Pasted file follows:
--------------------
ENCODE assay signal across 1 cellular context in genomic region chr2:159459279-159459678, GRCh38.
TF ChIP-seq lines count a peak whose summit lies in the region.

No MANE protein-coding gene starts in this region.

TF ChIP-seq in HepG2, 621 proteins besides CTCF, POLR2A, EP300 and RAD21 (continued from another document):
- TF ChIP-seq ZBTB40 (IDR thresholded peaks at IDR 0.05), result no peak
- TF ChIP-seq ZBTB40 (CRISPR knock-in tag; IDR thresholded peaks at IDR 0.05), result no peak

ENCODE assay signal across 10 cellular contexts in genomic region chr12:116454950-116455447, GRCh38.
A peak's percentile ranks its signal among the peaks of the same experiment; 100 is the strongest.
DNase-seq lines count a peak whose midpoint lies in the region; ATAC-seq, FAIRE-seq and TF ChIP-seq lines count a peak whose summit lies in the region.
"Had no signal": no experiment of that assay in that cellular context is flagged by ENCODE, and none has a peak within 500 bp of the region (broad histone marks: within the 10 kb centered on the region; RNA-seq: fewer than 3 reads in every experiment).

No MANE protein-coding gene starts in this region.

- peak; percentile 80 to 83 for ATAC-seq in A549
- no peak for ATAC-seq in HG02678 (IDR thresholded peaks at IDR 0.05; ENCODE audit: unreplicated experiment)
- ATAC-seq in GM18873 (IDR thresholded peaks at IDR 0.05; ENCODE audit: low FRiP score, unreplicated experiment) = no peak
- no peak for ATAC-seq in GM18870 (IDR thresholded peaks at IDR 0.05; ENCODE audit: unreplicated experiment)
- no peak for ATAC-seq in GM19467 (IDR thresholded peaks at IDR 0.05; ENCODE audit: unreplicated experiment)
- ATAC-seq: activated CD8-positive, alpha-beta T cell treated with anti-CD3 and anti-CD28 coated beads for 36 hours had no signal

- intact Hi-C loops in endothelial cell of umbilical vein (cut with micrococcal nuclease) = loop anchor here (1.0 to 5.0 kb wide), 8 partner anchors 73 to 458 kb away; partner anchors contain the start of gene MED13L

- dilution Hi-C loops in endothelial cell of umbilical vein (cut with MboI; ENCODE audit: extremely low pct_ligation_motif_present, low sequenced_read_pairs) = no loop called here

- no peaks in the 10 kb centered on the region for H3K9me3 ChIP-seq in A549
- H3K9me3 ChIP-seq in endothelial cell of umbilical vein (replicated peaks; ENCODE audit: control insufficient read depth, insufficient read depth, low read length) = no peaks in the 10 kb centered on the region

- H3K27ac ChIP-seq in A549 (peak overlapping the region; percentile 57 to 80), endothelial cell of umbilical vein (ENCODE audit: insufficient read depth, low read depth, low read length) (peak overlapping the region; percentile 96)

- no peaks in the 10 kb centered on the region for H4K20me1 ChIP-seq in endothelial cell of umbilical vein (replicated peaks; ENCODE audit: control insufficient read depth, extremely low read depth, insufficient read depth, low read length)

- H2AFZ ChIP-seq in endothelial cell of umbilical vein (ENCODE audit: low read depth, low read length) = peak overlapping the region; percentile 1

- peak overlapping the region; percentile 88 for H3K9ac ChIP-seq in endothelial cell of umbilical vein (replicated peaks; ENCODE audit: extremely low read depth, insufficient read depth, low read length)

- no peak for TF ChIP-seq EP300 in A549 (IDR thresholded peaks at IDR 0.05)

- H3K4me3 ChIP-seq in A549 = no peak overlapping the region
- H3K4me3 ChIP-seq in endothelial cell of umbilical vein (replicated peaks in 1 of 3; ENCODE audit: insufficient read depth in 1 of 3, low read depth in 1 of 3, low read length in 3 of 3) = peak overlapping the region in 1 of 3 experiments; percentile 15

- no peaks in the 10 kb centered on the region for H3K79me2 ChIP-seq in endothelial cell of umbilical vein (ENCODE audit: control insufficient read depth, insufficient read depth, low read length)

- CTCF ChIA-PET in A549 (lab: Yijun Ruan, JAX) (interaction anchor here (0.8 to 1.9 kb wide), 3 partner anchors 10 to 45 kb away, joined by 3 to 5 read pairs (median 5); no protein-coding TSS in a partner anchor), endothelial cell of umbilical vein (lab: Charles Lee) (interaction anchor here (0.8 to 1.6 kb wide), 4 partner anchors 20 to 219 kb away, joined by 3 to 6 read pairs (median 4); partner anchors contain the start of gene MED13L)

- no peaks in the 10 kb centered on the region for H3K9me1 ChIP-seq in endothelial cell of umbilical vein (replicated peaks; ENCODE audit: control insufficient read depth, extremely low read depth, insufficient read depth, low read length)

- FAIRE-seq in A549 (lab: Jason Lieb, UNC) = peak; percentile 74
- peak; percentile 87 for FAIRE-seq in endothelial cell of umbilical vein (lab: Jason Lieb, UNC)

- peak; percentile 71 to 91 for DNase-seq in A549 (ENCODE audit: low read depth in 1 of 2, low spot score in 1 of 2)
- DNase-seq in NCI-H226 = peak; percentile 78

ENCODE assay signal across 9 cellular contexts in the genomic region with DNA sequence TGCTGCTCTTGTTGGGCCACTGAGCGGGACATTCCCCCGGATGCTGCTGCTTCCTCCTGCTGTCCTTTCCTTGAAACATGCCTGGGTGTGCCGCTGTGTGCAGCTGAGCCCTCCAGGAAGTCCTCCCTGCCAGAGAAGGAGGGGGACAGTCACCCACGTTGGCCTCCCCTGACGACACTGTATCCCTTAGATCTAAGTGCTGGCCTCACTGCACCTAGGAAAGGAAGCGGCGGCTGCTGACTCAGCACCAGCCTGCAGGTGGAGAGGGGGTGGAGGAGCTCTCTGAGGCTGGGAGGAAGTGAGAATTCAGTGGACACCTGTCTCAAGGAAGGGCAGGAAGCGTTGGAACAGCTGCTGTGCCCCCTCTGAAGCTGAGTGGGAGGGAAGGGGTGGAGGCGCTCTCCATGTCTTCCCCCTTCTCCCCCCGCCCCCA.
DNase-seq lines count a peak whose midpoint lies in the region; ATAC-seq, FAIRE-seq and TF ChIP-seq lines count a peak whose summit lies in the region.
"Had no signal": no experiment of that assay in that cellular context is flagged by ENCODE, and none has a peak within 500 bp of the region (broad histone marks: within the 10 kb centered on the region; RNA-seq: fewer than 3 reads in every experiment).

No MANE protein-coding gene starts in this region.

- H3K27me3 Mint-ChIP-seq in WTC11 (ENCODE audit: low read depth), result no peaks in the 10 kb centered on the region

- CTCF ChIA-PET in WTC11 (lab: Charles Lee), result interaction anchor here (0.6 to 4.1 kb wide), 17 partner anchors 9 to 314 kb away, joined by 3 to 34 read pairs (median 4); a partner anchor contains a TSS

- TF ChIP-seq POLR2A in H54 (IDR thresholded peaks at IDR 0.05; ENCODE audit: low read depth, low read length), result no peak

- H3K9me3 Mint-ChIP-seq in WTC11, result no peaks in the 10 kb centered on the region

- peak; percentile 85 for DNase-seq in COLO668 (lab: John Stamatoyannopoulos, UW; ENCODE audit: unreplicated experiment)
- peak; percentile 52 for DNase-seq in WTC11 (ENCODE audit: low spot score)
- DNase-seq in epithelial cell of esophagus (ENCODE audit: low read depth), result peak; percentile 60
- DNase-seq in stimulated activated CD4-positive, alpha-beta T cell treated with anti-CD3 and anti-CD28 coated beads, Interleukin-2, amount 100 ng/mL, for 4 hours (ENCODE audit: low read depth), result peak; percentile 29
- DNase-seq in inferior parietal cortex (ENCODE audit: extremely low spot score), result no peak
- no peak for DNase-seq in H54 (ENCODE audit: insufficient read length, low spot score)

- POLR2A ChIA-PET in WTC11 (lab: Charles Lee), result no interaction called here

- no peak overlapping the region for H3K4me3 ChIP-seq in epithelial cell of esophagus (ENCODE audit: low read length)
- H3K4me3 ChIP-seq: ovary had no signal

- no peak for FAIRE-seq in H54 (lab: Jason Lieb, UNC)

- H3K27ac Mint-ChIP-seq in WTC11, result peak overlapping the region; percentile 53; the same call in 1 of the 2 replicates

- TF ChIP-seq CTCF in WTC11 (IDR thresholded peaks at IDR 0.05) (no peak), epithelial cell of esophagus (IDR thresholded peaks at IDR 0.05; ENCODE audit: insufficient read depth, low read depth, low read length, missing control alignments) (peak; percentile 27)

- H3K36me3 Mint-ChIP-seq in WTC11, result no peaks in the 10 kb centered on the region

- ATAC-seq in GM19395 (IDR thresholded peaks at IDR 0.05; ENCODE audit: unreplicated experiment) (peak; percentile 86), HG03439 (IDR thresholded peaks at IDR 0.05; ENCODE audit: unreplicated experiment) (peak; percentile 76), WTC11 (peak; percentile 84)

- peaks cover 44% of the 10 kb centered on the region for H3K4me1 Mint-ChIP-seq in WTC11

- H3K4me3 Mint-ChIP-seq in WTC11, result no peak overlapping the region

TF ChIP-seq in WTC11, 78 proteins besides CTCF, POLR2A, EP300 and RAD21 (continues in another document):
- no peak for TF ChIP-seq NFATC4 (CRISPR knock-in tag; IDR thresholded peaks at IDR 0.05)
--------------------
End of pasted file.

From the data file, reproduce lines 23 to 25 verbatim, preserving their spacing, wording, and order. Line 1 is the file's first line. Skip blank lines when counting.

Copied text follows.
- no peaks in the 10 kb centered on the region for H4K20me1 ChIP-seq in endothelial cell of umbilical vein (replicated peaks; ENCODE audit: control insufficient read depth, extremely low read depth, insufficient read depth, low read length)

- H2AFZ ChIP-seq in endothelial cell of umbilical vein (ENCODE audit: low read depth, low read length) = peak overlapping the region; percentile 1

- peak overlapping the region; percentile 88 for H3K9ac ChIP-seq in endothelial cell of umbilical vein (replicated peaks; ENCODE audit: extremely low read depth, insufficient read depth, low read length)